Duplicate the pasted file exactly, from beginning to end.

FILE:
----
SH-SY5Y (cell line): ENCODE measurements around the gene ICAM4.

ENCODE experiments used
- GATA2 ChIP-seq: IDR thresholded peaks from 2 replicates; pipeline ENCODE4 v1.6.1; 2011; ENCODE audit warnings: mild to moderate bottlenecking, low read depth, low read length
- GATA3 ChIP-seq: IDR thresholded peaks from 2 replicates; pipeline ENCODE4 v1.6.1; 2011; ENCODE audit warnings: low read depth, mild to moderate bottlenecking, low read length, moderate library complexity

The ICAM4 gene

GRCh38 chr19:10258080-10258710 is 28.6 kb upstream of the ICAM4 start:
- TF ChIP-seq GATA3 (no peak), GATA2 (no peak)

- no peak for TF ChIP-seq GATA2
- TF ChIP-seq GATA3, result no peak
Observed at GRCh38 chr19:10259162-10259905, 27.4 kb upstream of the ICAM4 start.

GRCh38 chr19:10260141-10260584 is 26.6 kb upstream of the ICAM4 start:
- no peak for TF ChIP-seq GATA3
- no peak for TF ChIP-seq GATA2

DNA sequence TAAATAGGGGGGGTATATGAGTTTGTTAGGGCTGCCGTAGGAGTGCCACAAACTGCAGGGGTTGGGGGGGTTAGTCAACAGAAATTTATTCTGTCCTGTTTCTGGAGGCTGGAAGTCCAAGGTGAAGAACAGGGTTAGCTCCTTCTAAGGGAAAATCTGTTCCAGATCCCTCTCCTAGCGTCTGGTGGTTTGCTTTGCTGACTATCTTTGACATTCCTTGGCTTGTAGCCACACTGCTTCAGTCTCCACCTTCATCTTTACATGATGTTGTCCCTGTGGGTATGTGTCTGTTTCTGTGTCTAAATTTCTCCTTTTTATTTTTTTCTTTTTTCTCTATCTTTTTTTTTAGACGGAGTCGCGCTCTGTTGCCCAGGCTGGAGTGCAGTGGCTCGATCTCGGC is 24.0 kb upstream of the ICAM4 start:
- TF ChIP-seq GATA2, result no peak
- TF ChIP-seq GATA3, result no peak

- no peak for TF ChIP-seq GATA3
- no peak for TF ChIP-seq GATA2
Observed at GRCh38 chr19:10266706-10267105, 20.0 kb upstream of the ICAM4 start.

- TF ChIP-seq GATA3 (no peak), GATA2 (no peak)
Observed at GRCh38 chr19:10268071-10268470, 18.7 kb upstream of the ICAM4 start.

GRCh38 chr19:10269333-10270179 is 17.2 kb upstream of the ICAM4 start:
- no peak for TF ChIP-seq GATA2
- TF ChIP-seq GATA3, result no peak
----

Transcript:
SH-SY5Y (cell line): ENCODE measurements around the gene ICAM4.

ENCODE experiments used
- GATA2 ChIP-seq: IDR thresholded peaks from 2 replicates; pipeline ENCODE4 v1.6.1; 2011; ENCODE audit warnings: mild to moderate bottlenecking, low read depth, low read length
- GATA3 ChIP-seq: IDR thresholded peaks from 2 replicates; pipeline ENCODE4 v1.6.1; 2011; ENCODE audit warnings: low read depth, mild to moderate bottlenecking, low read length, moderate library complexity

The ICAM4 gene

GRCh38 chr19:10258080-10258710 is 28.6 kb upstream of the ICAM4 start:
- TF ChIP-seq GATA3 (no peak), GATA2 (no peak)

- no peak for TF ChIP-seq GATA2
- TF ChIP-seq GATA3, result no peak
Observed at GRCh38 chr19:10259162-10259905, 27.4 kb upstream of the ICAM4 start.

GRCh38 chr19:10260141-10260584 is 26.6 kb upstream of the ICAM4 start:
- no peak for TF ChIP-seq GATA3
- no peak for TF ChIP-seq GATA2

DNA sequence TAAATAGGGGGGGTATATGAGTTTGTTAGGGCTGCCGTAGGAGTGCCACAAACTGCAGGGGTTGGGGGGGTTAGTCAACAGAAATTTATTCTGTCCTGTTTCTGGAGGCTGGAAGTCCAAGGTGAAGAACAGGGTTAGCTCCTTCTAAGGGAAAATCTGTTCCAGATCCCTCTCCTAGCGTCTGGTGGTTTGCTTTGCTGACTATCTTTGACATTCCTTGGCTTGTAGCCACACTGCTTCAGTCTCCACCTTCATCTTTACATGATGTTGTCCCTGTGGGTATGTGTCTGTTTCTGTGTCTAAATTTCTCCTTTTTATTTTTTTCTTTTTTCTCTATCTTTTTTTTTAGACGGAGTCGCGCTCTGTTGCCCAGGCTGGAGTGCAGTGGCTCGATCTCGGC is 24.0 kb upstream of the ICAM4 start:
- TF ChIP-seq GATA2, result no peak
- TF ChIP-seq GATA3, result no peak

- no peak for TF ChIP-seq GATA3
- no peak for TF ChIP-seq GATA2
Observed at GRCh38 chr19:10266706-10267105, 20.0 kb upstream of the ICAM4 start.

- TF ChIP-seq GATA3 (no peak), GATA2 (no peak)
Observed at GRCh38 chr19:10268071-10268470, 18.7 kb upstream of the ICAM4 start.

GRCh38 chr19:10269333-10270179 is 17.2 kb upstream of the ICAM4 start:
- no peak for TF ChIP-seq GATA2
- TF ChIP-seq GATA3, result no peak